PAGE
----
Book Review : Discourse on Method by René Descartes


My Rating : *3 Stars*


A “Discourse On Method” was written in 1637 for the general public as well as for academics. This work provides a sketch of Descartes’ method of philosophical inquiry and also of his general philosophical system: metaphysical, physical, physiological, and moral. Descartes’s metaphysics is rationalist, based on the postulation of innate ideas of mind, matter, and God, but his physics and physiology, based on sensory experience, are mechanistic and empiricist.


“Discourse on Method” to me seems like a difficult book to be reviewed. The first three parts of the book are kind of inspiring, while the last three parts where he gets involved with theology is a total disappointment. For the first three parts I give this book 4.5/5 stars.Well I even like the fourth part, quiet good.

Here are my notes that I made while reading this book, by part:

Part 1:

In this part, he claims that we are essentially rational animals, that we are equally endowed with reason. And that since we are equally humans, we must also be rationally equal.

Descartes proposes his methods that he learned in his youth, that he believes helped him to acquire the extent of knowledge that he gained . He shows how he attempted them himself and that he find them useful. While he don’t want everyone to follow them just because he believes in them.

Part 2

 He starts with telling how single individuals efforts are more perfect the group efforts. He also talks about the rules he developed to guide his reasons, that worked well for him.

  • The first was never to accept anything for true unless it is evident.
  • Second, to divide any given problem into as many parts as possible to make the problem simple for analysis.
  • Third, to start with the simplest of objects and to slowly progress towards more complex or difficult objects of study.
  • Fourth, to constantly review the progress made in  order to be sure that nothing has been left out.

Part 3:

 In this part he outlines his moral codes he used during his period of skeptical doubts, these as he called them “Four-Maxim”.

  • First maxim,to remain faithful to laws and customs of his country and his religion.
  • Second maxim, to remain firm and deceive in his actions. he explains this with an example.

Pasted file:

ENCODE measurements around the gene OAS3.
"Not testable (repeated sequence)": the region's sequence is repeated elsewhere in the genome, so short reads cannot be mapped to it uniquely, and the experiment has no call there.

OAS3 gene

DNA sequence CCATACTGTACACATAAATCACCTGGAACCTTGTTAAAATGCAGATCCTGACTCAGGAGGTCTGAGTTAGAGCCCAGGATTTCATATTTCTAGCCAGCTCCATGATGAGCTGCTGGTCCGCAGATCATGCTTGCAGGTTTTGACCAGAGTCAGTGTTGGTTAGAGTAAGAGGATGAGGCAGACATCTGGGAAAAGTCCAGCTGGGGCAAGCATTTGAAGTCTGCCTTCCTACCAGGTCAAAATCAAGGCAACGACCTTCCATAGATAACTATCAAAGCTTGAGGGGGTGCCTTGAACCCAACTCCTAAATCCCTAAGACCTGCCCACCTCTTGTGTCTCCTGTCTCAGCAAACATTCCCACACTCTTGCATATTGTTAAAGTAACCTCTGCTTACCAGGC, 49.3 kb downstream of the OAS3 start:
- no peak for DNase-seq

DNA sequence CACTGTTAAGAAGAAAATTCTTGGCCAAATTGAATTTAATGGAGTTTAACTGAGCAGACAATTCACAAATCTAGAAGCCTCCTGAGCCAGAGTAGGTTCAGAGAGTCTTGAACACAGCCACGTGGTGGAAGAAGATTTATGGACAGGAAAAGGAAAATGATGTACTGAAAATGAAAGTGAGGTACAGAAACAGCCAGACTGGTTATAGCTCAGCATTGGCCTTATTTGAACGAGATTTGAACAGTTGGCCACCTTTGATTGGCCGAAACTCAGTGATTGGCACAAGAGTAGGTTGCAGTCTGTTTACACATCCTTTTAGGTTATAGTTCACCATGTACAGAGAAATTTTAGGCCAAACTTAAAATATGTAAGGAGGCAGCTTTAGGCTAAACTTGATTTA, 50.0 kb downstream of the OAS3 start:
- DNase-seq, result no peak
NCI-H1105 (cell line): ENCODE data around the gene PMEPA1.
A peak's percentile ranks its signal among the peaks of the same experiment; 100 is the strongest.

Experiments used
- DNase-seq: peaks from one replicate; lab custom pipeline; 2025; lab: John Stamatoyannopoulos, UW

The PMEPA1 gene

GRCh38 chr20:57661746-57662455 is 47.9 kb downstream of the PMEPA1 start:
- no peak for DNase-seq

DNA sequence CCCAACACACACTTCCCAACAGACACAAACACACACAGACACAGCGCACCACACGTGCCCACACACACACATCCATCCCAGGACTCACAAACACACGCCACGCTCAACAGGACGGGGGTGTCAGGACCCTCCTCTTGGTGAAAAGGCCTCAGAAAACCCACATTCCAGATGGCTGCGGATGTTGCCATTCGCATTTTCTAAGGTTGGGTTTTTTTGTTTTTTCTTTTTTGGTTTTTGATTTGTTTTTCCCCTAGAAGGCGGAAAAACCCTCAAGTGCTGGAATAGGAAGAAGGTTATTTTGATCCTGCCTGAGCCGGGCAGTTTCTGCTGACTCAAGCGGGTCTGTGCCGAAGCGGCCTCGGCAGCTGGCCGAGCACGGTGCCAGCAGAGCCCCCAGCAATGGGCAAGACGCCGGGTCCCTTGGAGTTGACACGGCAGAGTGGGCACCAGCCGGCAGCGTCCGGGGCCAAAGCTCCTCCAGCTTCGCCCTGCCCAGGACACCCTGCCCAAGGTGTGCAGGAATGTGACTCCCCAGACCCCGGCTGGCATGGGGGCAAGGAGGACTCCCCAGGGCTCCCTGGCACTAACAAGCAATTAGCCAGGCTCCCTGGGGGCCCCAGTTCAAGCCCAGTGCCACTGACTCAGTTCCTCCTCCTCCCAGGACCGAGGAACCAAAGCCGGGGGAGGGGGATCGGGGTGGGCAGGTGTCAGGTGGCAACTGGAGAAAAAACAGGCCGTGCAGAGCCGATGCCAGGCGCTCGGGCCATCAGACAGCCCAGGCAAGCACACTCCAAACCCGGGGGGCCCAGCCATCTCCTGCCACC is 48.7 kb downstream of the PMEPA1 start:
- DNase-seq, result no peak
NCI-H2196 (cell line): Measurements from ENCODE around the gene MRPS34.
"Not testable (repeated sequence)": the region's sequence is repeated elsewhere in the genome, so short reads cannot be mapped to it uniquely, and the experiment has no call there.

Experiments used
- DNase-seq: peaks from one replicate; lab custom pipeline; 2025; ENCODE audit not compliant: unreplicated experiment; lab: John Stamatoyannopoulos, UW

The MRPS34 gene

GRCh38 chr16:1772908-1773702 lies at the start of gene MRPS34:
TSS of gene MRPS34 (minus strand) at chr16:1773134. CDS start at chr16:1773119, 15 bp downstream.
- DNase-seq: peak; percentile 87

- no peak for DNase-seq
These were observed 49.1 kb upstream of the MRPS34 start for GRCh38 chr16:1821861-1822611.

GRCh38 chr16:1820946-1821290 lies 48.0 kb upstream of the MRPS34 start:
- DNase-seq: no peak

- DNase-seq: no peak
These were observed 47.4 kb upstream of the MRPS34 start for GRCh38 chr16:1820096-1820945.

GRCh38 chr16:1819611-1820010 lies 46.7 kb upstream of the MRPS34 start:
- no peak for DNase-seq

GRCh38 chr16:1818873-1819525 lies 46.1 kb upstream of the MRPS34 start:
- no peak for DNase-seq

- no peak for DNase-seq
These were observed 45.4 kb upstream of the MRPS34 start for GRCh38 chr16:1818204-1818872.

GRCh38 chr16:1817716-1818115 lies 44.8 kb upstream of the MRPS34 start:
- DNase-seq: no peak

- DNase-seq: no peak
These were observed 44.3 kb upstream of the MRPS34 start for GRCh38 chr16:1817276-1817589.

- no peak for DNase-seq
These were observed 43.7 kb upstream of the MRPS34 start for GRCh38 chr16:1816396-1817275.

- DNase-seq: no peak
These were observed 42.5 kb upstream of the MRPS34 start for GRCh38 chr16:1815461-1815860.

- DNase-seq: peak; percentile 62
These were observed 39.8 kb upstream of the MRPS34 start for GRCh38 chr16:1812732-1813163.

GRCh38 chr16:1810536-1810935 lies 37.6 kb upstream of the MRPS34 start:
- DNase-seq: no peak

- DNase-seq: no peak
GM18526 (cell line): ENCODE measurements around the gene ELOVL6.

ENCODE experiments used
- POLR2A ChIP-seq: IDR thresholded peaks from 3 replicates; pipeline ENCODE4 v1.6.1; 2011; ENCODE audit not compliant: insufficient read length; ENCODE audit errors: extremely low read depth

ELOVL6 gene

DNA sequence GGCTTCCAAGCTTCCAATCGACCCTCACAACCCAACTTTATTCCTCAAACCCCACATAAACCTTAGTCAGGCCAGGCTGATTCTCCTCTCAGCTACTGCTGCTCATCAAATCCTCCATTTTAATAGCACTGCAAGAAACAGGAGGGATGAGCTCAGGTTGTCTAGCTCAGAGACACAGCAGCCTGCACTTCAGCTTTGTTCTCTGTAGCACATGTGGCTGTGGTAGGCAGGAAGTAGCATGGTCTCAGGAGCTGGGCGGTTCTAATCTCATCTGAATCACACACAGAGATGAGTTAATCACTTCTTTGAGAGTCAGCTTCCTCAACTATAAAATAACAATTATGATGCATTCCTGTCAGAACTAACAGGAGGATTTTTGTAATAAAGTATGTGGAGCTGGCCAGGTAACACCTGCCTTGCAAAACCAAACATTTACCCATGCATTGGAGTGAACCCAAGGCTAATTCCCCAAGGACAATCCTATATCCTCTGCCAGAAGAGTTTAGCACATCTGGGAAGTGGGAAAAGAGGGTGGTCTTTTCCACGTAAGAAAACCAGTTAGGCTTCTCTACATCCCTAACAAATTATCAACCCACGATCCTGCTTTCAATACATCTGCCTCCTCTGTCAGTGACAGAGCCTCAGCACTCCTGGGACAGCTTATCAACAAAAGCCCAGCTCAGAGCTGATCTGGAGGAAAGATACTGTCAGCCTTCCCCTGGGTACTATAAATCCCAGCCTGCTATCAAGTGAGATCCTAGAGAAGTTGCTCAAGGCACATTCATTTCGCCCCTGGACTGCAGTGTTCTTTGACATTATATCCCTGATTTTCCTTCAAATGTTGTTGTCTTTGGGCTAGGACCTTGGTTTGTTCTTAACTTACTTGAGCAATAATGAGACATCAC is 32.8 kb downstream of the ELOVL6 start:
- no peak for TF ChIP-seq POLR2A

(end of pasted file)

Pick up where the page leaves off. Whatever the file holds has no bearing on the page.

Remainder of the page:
Travelers who, when they have lost their way in a forest, ought not to wander from side to side, far less remain in one place, but proceed constantly towards the same side in as straight a line as possible, without changing their direction for slight reasons, although perhaps it may be chance alone which at first determined the selection; for in this way, if they do not exactly reach the point they desire, they will come at least in the end to some place that will probably be preferable to the middle of a forest.

  • Third maxim, to endeavor always to conquer himself rather than fortune, and change his desires rather that the order of the world.
  • Fourth maxim, to find best possible occupation in life.

Part 4:

Well he started getting involved in his theology, here he talked about existence of God. And in this part he declared his famous words, “I think, therefore I am”.

Part 5:

Discussion of differences in human and animal souls, I literally lost my interest here. He talked about working of human circulatory system :/

Part 6: 

I didn’t take the trouble of reading this, after reading fifth part and few lines of sixth part 😛

No idea!

So to conclude, I’ll say Descartes is enjoyable as a rationalist philosopher. I liked his ideals of learning. And I would recommend the first 4 parts of this book to everyone who want to read philosophy and first three parts, to those who wants to read philosophy and are totally against the idea of existence of God.

Happy Reading!


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